Twelve hours of Foo!

An annotated guide to AS220's freakadelic fest
By PHILIP EIL  |  August 8, 2013

ELECTRICITY ON EMPIRE A view from the Foo stage.

It is entirely fitting that August 10’s Foo Fest — the latest iteration of AS220’s annual, sensory-explosion extravaganza — will take place on Empire Street. In nearly 30 years of existence, AS220 has morphed from a sort of guerilla enterprise holding concerts and art experiments in rickety, odorous downtown buildings to the kind of grand, sprawling organization the name of that street implies: an empire.

Walk through their three-building campus in Providence on a given day and you’ll encounter a mind-blowing array of activity. Over there is a 3-D printing studio, which is not to be confused with the room with the laser cutter. Wanna pause for a minute in the restaurant? Who’s playing in the concert space tonight? When’s the next event in the Black Box theater? Have you seen the latest show in the gallery? No, not that gallery, the other one.

Take a wrong turn during one of these walk-throughs and you might find yourself in one of the high-ceilinged live/work spaces that AS220 leases to artists, or perhaps a hallway teeming with local teenagers chatting excitedly about their next painting or hip-hop album.

“Frankly, AS220 wants to be all things to all human beings on the planet,” AS220 co-founder and artistic director Bert Crenca told us recently. He was only slightly joking. “Because really we do,” he said. “To all communities, all income levels, all ethnicities and races, all disciplines, we want to be all things to all people.”

But how can something so vast and all encompassing maintain an alternative ethos? That’s exactly the point, Crenca says. Inclusivity is the alternative: “An alternative to art as some high-fuckin’-brow activity, [an] alternative to the exclusive celebration of Western European art, an alternative to elitism and classism. . . .”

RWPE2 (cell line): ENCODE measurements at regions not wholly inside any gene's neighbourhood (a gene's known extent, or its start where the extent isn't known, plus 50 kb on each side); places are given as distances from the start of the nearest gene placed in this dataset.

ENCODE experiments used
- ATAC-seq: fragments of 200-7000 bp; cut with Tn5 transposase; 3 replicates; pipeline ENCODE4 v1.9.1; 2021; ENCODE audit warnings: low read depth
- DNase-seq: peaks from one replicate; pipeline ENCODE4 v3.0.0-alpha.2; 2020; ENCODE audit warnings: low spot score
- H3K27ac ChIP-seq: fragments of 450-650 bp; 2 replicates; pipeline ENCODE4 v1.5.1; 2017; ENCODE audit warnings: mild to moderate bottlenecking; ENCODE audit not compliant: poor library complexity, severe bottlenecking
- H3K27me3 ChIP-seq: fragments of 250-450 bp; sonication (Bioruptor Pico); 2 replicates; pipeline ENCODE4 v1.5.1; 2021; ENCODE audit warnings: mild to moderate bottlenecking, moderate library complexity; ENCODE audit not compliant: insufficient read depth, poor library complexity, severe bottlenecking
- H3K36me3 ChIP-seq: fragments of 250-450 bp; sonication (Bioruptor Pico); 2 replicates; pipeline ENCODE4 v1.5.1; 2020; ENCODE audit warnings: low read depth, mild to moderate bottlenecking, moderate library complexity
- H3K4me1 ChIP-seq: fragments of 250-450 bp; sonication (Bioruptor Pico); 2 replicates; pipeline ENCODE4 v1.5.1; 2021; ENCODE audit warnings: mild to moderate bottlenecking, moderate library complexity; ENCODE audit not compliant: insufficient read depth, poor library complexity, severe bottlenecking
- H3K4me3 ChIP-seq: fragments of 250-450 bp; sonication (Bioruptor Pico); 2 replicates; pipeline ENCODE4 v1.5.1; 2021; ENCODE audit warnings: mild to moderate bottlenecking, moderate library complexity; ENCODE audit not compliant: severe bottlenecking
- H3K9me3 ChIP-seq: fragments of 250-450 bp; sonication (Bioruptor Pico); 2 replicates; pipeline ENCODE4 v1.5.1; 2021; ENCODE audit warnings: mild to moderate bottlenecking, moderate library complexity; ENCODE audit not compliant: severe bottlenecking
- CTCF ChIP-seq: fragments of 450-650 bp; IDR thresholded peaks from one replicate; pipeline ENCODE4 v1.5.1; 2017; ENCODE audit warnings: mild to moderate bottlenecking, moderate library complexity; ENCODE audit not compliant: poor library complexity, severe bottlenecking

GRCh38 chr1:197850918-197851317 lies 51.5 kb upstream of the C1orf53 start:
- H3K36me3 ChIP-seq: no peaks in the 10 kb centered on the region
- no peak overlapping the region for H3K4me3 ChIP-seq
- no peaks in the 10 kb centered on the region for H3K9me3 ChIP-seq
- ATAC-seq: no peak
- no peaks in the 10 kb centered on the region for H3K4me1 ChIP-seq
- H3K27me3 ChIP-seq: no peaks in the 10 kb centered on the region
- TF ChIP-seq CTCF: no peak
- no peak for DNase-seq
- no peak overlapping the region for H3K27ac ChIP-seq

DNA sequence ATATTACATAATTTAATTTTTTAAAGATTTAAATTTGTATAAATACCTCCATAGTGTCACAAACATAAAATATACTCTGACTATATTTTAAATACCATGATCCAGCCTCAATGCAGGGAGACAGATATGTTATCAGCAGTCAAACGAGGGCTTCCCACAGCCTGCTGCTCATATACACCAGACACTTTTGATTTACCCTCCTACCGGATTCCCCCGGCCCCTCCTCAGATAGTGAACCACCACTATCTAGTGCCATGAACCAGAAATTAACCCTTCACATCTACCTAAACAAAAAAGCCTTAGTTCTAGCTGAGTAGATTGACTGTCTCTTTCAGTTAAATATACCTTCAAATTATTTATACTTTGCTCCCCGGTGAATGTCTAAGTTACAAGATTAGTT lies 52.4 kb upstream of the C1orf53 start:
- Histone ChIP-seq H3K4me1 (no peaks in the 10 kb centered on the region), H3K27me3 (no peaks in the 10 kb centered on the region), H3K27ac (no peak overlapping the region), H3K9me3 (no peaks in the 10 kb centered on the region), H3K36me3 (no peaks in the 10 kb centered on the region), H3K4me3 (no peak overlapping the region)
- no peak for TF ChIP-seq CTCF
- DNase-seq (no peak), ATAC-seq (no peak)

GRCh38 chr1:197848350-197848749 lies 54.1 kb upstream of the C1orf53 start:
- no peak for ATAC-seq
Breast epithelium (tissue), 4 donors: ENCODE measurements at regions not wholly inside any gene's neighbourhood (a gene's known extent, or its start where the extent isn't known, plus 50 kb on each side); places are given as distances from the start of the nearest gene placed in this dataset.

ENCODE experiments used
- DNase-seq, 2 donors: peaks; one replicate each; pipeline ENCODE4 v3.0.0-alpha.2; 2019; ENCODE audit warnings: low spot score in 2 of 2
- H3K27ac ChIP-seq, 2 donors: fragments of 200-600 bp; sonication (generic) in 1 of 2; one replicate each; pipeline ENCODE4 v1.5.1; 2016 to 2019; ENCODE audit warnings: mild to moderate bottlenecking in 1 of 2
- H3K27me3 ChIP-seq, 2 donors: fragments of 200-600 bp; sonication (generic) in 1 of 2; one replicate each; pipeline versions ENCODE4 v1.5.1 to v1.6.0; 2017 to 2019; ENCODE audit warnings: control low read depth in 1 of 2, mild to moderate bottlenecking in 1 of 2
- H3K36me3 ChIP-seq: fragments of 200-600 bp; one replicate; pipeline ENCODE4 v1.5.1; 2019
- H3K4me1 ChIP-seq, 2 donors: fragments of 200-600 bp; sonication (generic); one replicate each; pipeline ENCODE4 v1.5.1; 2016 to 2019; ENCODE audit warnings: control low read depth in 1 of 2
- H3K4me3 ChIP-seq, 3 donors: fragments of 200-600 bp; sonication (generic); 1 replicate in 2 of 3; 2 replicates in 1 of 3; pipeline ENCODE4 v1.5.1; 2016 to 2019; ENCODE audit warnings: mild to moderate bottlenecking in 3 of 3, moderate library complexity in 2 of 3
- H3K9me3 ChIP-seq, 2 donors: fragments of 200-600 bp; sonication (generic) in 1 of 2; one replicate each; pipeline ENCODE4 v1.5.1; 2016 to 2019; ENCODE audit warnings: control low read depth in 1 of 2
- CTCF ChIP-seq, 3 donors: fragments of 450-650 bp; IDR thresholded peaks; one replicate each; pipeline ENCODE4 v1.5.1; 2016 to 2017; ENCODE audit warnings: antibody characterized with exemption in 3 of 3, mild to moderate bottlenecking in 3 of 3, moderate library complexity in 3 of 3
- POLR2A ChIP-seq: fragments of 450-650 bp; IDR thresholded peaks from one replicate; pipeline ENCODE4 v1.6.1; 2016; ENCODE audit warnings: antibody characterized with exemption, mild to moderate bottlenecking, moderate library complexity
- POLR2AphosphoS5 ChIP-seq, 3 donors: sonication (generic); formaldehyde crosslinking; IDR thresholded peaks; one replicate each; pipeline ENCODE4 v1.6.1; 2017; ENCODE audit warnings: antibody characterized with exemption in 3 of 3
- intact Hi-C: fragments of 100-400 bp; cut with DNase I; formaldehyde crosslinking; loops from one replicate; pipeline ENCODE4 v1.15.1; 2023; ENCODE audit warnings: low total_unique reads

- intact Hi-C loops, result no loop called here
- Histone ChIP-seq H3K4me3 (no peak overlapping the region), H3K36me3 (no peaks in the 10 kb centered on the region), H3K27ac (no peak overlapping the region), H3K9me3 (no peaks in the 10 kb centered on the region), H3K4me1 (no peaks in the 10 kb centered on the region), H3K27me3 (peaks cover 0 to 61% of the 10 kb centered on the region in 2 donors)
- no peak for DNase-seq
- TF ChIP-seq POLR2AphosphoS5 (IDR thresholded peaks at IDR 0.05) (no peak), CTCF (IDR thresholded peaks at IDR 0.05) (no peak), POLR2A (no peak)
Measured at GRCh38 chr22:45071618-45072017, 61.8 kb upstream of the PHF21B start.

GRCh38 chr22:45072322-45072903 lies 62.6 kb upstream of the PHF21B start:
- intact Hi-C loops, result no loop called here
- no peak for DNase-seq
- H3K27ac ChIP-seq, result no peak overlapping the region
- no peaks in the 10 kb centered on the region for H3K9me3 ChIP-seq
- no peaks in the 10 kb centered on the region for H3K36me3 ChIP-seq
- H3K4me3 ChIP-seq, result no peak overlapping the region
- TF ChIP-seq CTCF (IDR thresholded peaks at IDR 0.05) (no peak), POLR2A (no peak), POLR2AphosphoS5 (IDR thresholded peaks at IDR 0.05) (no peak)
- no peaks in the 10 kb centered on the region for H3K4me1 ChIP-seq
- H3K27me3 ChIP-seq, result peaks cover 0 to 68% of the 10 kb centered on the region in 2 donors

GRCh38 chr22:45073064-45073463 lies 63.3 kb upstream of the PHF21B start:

You might say, then, that this Saturday’s Foo Fest is the ultimate expression of that everybody-on-board alternative spirit. The event spans 12 hours and countless spaces where visitors will encounter rappers and robot-makers, anarchists and artisans, booksellers and bass players.

Just like an AS220 tour, it can all get a little overwhelming. Thankfully, we’ve drawn up a 12-hour game plan. If you follow our instructions, you may not see everything Foo Fest has to offer (for that, check out beforehand) but we can promise that your limbs will be loosened, your ears will be ringing, your eyes will be dazzled, and your mind is likely to fizz and burst like a shaken-up soda can.

At AS220, these are the signs of a satisfied customer.


“Family friendly” might not be the first words that come to mind when you think of AS220, but recent Foo Fests have been trying to change that (during daylight hours, at least). Consider this year’s “Instrument Petting Zoo” organized and run by the empowerment-and-education-through-music gurus from Girls Rock! RI, who will bring drums, guitars, microphones, and effects pedals for adults and kids to try out.

Despite the organization’s name, Girls Rock! director Hilary Jones promises she doesn’t practice genre discrimination. Country, jazz, hip-hop, whatever. . . at the instrument petting zoo — and Girls Rock! events, in general — “rock” is a verb before it’s a noun.


Stay Solid! A Radical Handbook for Youth.

Queering Anarchism: Addressing and Undressing Power and Desire.

In the Shadow of the Sabertooth: A Renegade Naturalist Considers Global Warming, the First Americans and the Terrible Beasts of the Pleistocene.